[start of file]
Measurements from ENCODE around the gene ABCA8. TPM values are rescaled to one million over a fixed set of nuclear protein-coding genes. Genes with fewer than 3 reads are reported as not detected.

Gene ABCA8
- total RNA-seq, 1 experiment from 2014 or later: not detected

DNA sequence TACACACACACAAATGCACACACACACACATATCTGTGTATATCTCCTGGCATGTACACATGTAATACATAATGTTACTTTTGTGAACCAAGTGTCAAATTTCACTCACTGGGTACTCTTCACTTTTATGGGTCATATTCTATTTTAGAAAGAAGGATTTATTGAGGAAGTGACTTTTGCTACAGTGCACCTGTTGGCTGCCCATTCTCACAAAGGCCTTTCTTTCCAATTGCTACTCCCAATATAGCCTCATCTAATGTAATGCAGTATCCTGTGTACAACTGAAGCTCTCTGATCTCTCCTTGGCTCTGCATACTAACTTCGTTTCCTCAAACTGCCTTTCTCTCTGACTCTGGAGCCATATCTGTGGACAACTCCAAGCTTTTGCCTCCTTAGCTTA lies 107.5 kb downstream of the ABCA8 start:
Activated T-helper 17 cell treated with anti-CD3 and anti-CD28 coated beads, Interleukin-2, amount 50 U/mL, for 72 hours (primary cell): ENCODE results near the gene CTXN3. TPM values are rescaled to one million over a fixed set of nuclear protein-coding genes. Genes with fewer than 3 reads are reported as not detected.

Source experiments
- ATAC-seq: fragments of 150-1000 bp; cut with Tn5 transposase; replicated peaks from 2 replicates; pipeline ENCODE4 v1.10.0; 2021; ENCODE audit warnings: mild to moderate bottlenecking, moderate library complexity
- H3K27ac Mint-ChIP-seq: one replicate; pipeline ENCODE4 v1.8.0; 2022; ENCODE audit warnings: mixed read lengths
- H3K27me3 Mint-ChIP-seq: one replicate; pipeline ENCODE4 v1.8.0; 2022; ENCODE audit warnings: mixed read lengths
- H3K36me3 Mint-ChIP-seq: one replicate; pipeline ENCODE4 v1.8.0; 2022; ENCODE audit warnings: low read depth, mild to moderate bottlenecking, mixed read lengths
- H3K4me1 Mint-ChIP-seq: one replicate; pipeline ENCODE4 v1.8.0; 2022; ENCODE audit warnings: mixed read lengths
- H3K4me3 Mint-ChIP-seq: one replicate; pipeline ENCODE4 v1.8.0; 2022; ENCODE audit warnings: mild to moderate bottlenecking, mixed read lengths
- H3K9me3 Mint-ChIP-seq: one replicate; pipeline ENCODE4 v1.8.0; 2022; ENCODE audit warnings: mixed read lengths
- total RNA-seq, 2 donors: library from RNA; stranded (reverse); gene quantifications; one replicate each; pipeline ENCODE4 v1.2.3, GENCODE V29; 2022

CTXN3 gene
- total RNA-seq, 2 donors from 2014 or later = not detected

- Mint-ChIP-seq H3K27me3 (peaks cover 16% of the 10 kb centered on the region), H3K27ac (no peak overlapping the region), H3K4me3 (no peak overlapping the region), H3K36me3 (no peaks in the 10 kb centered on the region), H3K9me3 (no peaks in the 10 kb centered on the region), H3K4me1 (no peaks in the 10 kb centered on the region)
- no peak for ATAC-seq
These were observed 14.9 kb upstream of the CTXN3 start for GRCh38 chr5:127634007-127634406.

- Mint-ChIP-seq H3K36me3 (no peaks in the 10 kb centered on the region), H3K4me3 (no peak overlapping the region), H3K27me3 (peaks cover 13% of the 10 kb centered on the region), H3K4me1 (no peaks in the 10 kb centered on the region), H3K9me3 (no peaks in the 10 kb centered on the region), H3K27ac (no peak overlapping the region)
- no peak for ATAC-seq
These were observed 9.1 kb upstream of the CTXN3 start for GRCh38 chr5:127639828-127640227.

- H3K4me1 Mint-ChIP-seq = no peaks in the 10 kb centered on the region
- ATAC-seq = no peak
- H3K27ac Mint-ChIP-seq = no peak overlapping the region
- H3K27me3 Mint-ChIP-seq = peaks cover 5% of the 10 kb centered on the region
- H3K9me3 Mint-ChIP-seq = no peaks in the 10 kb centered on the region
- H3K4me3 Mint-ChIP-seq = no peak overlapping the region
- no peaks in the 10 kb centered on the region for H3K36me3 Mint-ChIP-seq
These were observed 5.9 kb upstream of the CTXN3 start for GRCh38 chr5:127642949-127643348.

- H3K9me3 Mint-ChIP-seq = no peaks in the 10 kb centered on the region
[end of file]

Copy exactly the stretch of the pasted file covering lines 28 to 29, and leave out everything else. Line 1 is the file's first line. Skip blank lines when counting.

- H3K4me3 Mint-ChIP-seq = no peak overlapping the region
- no peaks in the 10 kb centered on the region for H3K36me3 Mint-ChIP-seq